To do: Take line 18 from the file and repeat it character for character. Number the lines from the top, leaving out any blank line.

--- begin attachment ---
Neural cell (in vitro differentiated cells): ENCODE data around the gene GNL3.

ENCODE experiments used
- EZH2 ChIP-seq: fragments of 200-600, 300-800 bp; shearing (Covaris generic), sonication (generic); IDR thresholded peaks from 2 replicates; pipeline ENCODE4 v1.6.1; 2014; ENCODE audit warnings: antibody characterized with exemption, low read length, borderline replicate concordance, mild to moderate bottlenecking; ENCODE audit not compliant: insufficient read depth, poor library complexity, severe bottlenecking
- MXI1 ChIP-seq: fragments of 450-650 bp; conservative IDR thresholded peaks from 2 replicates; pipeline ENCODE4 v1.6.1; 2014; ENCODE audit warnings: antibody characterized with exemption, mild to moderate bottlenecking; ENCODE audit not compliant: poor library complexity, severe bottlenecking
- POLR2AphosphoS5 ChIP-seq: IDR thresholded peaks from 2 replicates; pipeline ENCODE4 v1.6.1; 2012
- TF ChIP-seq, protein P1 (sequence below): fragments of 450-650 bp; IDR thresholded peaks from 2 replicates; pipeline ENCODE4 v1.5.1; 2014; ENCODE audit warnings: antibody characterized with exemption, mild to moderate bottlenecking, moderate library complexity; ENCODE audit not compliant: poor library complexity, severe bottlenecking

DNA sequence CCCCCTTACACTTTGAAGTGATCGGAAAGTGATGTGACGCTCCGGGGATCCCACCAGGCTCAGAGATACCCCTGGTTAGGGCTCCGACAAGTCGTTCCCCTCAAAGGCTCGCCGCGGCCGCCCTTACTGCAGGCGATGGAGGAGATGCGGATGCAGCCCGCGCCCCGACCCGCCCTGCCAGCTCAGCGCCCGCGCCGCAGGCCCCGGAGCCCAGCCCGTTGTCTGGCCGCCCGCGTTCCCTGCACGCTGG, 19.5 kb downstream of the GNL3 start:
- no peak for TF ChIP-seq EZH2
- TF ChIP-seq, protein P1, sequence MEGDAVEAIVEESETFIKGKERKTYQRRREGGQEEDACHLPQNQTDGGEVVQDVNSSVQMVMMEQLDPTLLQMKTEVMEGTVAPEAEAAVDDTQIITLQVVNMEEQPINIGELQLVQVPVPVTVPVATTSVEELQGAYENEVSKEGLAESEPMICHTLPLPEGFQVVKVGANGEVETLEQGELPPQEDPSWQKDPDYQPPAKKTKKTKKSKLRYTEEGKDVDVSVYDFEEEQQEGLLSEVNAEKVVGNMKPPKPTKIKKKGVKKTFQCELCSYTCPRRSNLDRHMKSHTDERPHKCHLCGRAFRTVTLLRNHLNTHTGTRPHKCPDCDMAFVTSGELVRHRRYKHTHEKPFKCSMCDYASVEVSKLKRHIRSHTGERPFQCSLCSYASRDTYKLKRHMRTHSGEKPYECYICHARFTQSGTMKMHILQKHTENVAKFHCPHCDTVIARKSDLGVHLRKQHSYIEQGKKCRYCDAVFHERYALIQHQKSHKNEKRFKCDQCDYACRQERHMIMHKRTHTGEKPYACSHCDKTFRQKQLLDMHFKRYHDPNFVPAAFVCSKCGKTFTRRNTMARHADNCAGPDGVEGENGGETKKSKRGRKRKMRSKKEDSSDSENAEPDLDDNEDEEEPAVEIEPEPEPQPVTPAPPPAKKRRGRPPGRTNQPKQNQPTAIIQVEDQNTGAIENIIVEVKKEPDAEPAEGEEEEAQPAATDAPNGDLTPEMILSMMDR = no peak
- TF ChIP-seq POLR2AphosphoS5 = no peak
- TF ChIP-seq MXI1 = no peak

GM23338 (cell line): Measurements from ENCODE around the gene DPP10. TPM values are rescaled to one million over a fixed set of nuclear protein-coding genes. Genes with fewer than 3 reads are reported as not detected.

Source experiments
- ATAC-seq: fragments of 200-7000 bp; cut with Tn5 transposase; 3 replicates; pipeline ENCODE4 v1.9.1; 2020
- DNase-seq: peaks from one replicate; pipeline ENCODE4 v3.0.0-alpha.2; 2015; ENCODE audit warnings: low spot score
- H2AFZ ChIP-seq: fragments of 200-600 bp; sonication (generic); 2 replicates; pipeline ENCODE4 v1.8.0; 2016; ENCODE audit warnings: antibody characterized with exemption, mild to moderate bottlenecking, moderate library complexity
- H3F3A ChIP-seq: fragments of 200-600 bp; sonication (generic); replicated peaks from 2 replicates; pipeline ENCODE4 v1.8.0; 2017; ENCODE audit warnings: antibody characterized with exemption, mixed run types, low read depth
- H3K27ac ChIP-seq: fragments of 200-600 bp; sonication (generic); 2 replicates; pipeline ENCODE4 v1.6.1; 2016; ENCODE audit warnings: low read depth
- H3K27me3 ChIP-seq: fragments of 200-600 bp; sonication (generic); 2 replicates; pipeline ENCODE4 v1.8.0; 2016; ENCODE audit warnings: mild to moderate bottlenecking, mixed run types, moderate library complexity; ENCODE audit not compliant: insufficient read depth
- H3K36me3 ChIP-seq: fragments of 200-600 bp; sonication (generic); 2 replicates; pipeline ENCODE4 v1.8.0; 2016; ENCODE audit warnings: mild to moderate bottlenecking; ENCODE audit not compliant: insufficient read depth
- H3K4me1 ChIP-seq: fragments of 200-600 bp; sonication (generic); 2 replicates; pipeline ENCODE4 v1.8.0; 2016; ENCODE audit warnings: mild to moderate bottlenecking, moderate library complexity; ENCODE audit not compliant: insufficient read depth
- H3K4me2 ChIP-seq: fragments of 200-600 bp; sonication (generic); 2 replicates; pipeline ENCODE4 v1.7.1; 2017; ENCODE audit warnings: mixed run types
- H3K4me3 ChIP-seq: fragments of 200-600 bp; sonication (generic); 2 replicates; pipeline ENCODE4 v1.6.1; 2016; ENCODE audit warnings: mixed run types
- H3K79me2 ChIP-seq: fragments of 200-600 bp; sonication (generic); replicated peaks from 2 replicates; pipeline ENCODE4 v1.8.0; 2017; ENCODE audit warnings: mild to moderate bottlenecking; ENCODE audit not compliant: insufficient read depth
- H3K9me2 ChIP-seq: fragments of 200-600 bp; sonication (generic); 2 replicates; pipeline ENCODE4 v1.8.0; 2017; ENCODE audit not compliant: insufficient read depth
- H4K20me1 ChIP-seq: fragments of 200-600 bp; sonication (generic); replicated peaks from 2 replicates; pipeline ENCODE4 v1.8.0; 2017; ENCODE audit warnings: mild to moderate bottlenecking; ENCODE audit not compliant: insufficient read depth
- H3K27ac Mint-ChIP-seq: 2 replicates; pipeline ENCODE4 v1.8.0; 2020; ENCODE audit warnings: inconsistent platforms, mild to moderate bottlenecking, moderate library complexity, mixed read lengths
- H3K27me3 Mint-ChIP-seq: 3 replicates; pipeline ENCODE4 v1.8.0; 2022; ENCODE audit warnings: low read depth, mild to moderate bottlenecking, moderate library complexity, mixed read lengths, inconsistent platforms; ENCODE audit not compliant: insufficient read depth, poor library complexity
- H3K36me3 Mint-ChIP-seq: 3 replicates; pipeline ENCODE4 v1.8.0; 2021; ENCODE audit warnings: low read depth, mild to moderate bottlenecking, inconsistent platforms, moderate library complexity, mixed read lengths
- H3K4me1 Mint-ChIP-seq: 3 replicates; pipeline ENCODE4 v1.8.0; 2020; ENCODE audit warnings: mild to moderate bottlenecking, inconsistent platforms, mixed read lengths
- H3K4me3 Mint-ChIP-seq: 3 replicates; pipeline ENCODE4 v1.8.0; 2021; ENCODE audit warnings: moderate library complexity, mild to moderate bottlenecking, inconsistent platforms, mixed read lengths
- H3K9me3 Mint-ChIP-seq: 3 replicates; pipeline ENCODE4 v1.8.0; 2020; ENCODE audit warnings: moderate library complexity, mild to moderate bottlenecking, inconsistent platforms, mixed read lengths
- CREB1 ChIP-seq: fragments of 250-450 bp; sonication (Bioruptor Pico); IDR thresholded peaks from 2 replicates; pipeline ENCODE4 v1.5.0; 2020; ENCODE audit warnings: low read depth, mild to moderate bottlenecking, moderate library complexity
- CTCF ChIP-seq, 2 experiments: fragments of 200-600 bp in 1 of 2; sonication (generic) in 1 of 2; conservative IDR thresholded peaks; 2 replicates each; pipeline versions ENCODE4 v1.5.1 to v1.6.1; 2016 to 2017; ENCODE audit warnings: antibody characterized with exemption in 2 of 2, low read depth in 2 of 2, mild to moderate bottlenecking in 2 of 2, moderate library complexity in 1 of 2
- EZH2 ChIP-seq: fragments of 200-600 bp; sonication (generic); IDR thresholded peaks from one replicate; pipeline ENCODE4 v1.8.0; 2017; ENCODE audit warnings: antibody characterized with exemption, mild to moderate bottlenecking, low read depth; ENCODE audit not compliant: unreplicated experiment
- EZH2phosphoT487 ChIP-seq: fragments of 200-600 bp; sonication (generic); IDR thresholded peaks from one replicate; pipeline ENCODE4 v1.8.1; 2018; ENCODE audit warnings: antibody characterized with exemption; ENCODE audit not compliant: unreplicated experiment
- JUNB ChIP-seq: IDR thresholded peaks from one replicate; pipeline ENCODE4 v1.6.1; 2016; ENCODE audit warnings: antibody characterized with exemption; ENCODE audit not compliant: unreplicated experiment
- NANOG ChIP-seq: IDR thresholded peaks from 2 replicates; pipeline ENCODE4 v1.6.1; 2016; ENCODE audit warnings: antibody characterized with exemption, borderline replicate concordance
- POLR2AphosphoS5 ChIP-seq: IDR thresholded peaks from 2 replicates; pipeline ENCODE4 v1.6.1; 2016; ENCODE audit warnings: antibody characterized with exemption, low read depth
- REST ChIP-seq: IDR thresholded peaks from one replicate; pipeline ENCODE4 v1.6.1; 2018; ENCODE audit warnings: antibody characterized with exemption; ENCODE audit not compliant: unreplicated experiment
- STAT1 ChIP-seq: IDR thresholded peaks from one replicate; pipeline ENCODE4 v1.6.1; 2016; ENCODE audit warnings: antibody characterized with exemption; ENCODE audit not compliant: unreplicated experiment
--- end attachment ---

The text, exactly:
- H3K27ac ChIP-seq: fragments of 200-600 bp; sonication (generic); 2 replicates; pipeline ENCODE4 v1.6.1; 2016; ENCODE audit warnings: low read depth